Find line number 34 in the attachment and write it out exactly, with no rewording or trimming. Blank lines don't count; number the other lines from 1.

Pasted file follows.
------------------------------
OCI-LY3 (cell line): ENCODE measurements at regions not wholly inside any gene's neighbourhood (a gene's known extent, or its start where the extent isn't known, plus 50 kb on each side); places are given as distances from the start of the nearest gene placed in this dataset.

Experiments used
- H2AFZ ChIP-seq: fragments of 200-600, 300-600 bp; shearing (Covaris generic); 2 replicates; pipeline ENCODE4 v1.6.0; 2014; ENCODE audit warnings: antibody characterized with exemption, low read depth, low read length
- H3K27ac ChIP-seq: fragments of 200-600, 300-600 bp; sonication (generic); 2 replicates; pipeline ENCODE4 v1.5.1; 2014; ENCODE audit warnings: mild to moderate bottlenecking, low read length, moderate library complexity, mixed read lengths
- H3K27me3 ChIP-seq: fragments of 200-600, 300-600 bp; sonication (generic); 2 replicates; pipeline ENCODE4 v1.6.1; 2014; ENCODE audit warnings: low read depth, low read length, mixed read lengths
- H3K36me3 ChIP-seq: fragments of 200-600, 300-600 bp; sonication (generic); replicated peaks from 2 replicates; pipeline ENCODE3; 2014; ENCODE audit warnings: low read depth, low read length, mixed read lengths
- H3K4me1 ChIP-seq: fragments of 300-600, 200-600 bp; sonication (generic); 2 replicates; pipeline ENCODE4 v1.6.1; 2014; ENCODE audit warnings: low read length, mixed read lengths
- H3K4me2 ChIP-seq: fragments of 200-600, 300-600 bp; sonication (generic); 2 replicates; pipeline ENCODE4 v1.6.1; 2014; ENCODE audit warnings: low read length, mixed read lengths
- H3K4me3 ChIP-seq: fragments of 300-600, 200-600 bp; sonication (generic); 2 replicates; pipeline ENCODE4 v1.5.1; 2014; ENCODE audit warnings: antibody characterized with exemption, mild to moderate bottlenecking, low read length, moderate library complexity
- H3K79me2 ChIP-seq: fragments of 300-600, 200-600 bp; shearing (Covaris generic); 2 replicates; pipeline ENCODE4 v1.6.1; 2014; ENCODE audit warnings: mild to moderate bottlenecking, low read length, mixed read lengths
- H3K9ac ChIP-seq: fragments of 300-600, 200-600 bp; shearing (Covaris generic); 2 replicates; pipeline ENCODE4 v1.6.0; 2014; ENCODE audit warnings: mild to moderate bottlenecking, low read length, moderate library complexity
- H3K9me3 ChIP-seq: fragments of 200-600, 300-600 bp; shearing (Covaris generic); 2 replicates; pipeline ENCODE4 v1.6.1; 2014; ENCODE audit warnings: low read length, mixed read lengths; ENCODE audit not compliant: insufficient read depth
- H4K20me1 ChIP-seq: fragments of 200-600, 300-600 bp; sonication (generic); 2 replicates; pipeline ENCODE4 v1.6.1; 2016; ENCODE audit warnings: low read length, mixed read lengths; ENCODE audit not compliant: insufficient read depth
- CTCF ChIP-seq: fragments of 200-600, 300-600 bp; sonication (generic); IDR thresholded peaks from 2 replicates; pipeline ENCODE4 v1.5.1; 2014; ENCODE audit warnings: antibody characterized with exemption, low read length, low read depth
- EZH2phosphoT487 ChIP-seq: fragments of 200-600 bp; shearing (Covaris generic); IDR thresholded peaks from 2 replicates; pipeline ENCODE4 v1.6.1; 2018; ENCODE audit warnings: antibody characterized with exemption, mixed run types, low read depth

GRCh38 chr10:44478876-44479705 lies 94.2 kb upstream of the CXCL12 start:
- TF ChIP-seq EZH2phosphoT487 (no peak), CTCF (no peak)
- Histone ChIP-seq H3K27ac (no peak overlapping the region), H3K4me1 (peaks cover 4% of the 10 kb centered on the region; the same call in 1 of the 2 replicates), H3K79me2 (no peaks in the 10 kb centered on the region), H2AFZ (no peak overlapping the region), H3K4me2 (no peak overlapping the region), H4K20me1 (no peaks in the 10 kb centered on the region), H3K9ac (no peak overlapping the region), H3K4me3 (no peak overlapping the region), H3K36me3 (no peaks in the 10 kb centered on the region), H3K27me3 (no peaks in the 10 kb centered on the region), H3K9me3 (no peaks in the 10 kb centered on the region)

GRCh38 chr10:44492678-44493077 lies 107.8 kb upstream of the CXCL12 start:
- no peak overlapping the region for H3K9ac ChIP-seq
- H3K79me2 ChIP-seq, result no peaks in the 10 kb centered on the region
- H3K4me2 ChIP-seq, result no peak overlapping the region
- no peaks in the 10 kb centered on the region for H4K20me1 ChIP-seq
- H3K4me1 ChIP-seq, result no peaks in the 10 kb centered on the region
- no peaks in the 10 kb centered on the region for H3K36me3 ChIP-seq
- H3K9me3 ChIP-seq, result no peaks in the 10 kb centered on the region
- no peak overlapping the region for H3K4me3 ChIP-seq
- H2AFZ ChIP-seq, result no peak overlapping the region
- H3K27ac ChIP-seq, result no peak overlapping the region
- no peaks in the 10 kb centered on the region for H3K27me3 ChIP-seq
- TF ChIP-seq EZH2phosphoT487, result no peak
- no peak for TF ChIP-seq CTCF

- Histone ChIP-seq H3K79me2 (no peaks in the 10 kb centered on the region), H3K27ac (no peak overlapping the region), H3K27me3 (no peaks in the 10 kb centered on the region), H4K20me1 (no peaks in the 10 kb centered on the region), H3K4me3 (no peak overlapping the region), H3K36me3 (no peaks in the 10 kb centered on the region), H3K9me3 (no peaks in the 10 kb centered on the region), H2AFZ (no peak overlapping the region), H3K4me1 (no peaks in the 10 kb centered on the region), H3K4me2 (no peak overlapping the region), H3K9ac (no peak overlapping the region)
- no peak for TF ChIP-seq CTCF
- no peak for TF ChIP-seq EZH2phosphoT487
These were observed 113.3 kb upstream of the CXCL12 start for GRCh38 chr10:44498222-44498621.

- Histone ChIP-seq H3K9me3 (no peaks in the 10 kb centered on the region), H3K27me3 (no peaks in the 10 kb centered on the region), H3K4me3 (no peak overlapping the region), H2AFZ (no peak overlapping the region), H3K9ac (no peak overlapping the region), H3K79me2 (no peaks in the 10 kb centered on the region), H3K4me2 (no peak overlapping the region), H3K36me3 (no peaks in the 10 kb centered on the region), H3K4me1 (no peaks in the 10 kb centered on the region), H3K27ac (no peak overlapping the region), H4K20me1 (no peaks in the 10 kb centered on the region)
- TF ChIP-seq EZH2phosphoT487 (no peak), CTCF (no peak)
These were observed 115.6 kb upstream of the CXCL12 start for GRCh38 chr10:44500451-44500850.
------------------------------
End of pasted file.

- no peak for TF ChIP-seq CTCF